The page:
Madagascar, especially known for its unusual landscapes and the famous lemur, its emblematic animal, is an extraordinary giant island, also called “Red Island” because of the laterite colour that colours its plateaus. Also nicknamed the “Big island”, it is the fourth largest island in the world (592 040 km2) after Greenland, New Guinea and Borneo. Unquestionably the largest of them, the island is close to other small “pearls of the Indian Ocean” equally famous: the Seychelles, the Comoros archipelago, Reunion Island and Mauritius.
Due to its relief and climate, Madagascar has a true mosaic of landscapes as well as an exceptional biodiversity in its fauna and flora, characterized by a high rate of endemism. 98% of the species living on the island do not exist anywhere else! The remarkable fauna and flora is matched by epic landscapes of an incredible diversity: you can go from rainforest to desert in just 300km. Few places on Earth offer such an intense kaleidoscope of nature. There are sandstone canyons, limestone karsts, mountains, fertile hills cascading with terraced rice paddies, forests of every kind – rain, dry, spiny – and a laterite rich soil that gave the country its nickname of ‘Red Island’. With 5000km of coastline, the sea is never very far, turquoise and idyllic in places. Madagascar has been populated by successive waves of migrants from all over the Indian Ocean. It is unlike anywhere else in Africa or Asia. There are fantastic sites to discover this unique history, but also many opportunities to meet the local people and immerse yourself in their world: in village stays, long distance trails, festivals. If Madagascar is known all over the world for its biodiversity, the great wealth of the island is also and above all expressed through its popular traditions. Through its diversity and its qualities of sharing and welcome, there is a real Malagasy wisdom to be discovered, where traditions and customs are still very present among the 18 distinct ethnic groups. Apart from the few big cities, traditional values remain very alive, and the “fady” taboos and prohibitions are very present.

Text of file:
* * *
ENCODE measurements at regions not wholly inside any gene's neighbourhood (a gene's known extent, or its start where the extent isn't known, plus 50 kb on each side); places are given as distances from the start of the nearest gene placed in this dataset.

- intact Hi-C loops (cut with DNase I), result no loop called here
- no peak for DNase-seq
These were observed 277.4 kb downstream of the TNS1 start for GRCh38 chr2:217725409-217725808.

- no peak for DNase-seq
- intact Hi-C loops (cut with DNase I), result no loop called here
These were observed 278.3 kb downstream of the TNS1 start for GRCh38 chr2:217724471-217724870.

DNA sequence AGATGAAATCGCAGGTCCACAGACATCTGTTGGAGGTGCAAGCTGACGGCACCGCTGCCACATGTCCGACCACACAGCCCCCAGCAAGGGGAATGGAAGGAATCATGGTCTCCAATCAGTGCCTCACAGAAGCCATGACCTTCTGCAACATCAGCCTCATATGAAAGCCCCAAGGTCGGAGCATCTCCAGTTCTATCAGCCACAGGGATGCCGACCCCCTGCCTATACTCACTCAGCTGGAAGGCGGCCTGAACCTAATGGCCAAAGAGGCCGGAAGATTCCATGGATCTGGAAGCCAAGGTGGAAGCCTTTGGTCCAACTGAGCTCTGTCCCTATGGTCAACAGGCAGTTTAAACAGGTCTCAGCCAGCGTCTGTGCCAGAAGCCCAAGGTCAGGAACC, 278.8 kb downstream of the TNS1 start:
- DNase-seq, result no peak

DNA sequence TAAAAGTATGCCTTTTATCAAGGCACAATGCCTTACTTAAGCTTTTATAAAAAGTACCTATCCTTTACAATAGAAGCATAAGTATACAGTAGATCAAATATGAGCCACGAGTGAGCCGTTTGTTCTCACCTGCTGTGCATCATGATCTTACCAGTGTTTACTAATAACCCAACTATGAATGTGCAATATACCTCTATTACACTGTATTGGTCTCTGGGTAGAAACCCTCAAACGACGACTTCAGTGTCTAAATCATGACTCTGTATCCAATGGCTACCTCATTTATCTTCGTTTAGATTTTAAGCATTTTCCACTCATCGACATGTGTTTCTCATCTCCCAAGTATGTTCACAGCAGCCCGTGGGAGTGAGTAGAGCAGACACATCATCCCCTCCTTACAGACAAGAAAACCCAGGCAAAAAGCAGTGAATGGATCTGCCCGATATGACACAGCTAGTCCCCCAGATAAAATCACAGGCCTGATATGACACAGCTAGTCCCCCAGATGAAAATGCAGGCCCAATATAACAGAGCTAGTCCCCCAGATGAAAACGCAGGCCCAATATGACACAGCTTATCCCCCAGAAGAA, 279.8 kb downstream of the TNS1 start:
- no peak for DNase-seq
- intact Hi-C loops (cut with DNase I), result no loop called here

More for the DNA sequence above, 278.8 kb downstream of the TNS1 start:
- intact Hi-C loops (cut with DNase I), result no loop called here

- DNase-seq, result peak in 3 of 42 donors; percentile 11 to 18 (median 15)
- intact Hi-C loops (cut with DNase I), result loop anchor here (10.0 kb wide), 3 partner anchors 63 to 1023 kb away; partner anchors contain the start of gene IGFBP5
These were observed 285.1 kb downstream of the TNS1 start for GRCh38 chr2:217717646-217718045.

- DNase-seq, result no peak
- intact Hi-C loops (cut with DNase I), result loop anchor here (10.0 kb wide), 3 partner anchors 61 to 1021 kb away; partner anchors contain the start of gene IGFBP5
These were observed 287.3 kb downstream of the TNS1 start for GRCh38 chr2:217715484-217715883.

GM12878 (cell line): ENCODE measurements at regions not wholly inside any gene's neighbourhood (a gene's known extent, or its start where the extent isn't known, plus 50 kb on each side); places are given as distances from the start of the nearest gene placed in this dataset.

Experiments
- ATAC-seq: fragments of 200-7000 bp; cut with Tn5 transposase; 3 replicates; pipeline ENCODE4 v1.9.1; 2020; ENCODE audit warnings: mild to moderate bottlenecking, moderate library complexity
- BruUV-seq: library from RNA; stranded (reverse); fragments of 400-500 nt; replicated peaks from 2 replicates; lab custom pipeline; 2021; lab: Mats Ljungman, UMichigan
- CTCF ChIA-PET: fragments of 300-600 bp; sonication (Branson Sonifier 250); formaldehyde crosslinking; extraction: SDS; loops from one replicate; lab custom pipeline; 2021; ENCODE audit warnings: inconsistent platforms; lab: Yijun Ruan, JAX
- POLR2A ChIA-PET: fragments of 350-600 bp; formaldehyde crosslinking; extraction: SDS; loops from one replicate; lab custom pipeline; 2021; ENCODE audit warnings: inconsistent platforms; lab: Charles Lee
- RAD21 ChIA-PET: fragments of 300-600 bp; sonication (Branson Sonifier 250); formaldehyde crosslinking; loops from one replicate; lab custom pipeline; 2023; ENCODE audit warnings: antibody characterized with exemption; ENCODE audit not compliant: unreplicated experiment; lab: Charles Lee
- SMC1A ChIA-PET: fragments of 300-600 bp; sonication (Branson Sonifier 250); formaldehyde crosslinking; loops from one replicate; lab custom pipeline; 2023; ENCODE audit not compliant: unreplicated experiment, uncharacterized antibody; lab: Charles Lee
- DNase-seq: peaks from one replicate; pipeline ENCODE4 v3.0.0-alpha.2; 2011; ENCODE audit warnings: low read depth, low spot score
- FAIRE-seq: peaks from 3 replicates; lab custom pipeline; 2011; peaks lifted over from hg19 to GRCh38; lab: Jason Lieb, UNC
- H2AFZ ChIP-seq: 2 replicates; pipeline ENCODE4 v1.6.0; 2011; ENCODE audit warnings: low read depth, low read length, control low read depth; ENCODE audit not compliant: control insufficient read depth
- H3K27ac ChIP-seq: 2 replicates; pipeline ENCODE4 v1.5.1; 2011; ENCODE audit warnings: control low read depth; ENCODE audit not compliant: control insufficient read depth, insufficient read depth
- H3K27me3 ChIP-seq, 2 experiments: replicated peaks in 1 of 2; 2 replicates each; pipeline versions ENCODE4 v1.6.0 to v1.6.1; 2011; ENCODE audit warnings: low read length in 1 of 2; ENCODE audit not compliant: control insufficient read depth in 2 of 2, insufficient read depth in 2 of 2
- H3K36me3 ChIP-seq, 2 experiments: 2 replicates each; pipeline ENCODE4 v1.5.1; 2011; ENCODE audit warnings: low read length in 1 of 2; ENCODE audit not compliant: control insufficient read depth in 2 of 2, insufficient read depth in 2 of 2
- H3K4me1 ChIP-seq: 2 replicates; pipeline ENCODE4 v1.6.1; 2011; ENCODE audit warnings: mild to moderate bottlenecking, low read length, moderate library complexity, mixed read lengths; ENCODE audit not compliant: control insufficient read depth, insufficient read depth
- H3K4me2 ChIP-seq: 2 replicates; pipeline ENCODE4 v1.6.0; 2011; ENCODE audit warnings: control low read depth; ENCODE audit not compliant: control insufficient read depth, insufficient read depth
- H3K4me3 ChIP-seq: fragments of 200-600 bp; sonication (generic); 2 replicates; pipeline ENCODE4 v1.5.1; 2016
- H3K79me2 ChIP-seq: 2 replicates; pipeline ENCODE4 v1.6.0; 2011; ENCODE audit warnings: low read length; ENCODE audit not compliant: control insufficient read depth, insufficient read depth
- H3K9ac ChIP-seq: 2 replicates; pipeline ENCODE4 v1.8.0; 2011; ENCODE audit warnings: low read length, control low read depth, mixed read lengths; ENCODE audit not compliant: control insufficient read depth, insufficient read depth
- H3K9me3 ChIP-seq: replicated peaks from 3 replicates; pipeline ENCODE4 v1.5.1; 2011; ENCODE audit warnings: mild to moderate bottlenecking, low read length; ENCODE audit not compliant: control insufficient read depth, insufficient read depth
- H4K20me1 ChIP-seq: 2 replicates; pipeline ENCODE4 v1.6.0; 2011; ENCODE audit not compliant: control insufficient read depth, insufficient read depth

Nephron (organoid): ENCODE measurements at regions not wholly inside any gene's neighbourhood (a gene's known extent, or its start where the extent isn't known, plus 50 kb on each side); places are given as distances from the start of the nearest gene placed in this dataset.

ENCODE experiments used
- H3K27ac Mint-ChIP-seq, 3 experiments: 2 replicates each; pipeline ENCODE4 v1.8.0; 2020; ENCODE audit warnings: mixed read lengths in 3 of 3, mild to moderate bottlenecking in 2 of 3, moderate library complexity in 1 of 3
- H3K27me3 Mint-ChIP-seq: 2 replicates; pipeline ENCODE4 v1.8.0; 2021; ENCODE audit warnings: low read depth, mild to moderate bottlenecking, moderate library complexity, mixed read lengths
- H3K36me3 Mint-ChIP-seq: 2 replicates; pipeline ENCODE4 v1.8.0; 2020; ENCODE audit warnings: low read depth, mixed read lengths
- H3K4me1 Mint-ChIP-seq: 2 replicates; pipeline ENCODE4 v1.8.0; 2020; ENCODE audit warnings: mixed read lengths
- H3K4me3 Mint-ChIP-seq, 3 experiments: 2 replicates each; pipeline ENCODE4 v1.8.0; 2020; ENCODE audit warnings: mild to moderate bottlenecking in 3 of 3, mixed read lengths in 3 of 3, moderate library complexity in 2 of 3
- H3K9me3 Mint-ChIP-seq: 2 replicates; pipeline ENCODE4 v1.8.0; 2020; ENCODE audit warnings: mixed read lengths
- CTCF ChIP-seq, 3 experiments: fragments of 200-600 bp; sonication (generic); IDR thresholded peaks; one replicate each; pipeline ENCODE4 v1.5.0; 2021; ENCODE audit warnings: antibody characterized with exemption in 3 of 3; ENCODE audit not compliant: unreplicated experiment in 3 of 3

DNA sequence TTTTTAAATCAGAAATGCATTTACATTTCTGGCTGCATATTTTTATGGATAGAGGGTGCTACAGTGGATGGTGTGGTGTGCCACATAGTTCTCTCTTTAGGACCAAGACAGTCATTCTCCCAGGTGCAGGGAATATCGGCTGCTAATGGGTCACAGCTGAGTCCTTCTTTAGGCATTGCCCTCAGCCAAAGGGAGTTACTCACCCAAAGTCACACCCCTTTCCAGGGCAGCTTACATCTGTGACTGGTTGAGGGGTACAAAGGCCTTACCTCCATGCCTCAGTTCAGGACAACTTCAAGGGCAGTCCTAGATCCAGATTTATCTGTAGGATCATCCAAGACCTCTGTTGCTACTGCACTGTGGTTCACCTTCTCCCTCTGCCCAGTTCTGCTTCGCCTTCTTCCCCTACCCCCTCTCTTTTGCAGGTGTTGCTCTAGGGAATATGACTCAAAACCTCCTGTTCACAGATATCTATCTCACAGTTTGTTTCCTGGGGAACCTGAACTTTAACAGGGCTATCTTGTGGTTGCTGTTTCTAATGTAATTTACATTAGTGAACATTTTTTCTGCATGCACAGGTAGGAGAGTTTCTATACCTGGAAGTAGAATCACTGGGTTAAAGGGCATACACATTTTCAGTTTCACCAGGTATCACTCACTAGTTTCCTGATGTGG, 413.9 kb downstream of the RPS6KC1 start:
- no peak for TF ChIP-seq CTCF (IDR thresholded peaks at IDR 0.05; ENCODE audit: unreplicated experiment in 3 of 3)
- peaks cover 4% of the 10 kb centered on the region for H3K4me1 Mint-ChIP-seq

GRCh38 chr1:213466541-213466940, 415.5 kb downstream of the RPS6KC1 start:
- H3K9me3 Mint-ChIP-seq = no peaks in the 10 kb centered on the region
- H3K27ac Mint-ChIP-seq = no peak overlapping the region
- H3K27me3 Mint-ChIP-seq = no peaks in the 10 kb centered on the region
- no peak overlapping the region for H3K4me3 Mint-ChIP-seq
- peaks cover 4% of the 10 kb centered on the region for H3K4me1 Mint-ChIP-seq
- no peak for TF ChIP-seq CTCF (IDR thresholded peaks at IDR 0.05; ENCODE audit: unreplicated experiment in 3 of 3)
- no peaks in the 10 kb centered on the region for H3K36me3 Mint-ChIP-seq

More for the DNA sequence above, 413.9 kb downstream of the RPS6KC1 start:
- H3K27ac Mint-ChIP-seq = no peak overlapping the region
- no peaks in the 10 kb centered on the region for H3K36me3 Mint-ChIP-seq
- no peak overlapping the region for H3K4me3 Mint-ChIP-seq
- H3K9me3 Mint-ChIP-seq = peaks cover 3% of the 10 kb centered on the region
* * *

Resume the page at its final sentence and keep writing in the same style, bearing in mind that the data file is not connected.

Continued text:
Why travel to Madagascar?

Madagascar is an impressive island and accessible to all. It’s great natural and cultural diversity allows anyone to discover many endemic species in protected areas and to enjoy numerous nautical activities.
Apart from the fact that the Big Island would resemble the shape of the left foot, it reflects a particular authenticity through its local craftsmanship and traditions. Knowing that in Madagascar culture varies from one region to another, spending time with the locals allows for a unique warm experience and to share their habits and customs. In Madagascar, the best time to fully explore the country is between April and the month of November. This is a time when the climate is favorable to go anywhere in the country, as it is the dry season. Visitors have more freedom to do several activities throughout the day. The rainy season begins towards the end of November and ends in March. During this time, many sites remain accessible. Visits and activities can therefore be scheduled especially in the morning.

Commitment to sustainable tourism

The fact of already participating in the trip is already important because it allows to support the development of the activities of the structure and to make it sustainable. Often when travelling in solidarity, we want to help and to share. In sustainable tourism, we value deep connections and good experiences that nurture positive emotions. If we place value on material possessions, this could generate a culture of needing assistance or begging and we do not wish to encourage this.
Our goal is to empower the local population as much as possible through our contribution through the responsible travel we organise.

Practical Information

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